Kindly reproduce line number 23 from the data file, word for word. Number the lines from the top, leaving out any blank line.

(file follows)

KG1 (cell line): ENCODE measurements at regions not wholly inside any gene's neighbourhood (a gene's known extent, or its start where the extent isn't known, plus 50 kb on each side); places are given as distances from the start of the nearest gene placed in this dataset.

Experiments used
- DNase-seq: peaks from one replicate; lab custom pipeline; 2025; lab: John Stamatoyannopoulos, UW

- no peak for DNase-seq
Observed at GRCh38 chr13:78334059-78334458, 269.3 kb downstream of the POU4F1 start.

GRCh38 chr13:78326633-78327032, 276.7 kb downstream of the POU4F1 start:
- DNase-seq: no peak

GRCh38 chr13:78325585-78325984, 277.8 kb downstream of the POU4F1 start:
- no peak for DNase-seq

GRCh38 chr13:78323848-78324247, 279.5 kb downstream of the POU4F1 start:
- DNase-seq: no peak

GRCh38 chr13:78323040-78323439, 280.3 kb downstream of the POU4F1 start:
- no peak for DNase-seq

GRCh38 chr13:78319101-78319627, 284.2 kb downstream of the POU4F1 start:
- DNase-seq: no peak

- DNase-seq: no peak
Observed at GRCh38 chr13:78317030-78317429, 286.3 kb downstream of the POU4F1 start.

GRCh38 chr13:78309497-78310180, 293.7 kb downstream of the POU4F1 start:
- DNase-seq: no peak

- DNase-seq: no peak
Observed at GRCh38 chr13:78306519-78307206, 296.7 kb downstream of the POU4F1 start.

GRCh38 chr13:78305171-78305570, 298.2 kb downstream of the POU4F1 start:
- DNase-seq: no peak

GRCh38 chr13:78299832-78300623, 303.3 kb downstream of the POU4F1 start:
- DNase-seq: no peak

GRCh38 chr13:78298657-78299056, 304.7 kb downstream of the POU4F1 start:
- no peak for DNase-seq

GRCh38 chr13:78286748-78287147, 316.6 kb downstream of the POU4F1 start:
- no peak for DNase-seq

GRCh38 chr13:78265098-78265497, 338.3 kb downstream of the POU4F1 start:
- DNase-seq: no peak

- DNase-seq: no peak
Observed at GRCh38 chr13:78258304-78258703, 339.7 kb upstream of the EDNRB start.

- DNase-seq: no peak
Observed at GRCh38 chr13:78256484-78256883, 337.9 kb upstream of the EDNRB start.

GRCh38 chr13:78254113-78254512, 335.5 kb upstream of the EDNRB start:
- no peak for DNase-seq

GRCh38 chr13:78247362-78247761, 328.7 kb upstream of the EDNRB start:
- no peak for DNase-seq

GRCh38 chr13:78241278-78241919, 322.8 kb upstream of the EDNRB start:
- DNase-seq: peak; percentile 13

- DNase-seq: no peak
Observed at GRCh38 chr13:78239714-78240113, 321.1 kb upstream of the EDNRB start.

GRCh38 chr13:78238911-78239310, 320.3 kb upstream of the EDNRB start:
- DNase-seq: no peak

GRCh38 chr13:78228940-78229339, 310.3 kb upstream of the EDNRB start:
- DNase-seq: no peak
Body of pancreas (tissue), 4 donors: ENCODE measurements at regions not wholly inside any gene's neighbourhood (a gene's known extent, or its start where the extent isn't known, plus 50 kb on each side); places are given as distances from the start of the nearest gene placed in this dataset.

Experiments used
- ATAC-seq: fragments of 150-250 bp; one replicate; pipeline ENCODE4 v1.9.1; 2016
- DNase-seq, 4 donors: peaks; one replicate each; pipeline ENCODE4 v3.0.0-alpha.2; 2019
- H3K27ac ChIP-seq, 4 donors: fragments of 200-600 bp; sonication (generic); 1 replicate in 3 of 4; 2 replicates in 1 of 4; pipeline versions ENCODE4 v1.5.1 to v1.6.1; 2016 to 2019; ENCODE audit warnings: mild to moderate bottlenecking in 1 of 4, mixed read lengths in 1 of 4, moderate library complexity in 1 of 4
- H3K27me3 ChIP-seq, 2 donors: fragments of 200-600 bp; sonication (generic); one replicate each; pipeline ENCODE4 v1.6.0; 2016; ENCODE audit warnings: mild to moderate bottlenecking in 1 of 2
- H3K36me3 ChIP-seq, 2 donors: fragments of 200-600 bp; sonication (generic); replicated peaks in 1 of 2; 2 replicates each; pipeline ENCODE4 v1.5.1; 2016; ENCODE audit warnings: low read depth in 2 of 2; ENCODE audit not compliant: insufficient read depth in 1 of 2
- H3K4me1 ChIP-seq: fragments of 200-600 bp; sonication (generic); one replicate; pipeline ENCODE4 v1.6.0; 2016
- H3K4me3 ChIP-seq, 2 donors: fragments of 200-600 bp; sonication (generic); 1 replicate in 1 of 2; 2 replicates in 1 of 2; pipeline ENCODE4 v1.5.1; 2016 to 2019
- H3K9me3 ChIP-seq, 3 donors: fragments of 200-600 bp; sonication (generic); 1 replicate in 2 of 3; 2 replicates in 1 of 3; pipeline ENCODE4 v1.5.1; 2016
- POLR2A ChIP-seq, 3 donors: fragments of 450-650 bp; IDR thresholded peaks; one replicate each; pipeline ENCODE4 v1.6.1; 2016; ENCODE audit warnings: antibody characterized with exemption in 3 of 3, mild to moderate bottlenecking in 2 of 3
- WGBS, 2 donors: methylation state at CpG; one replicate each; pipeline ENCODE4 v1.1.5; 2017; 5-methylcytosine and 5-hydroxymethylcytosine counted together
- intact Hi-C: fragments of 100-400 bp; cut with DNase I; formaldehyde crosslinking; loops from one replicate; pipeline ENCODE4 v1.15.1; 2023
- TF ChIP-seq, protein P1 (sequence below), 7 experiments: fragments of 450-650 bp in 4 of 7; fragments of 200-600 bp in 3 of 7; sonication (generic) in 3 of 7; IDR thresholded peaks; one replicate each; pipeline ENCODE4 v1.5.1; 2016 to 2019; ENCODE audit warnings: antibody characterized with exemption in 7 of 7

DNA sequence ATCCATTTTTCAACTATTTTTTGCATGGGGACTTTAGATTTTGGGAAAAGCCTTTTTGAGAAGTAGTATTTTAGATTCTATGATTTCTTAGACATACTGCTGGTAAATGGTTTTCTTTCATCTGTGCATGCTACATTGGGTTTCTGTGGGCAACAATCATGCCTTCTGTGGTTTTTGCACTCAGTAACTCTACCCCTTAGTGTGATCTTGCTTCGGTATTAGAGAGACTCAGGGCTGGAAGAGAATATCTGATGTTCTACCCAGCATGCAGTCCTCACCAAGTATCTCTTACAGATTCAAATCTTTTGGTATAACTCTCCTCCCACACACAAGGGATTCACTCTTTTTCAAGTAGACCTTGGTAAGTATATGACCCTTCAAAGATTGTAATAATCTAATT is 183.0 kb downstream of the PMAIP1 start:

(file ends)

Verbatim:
- DNase-seq: no peak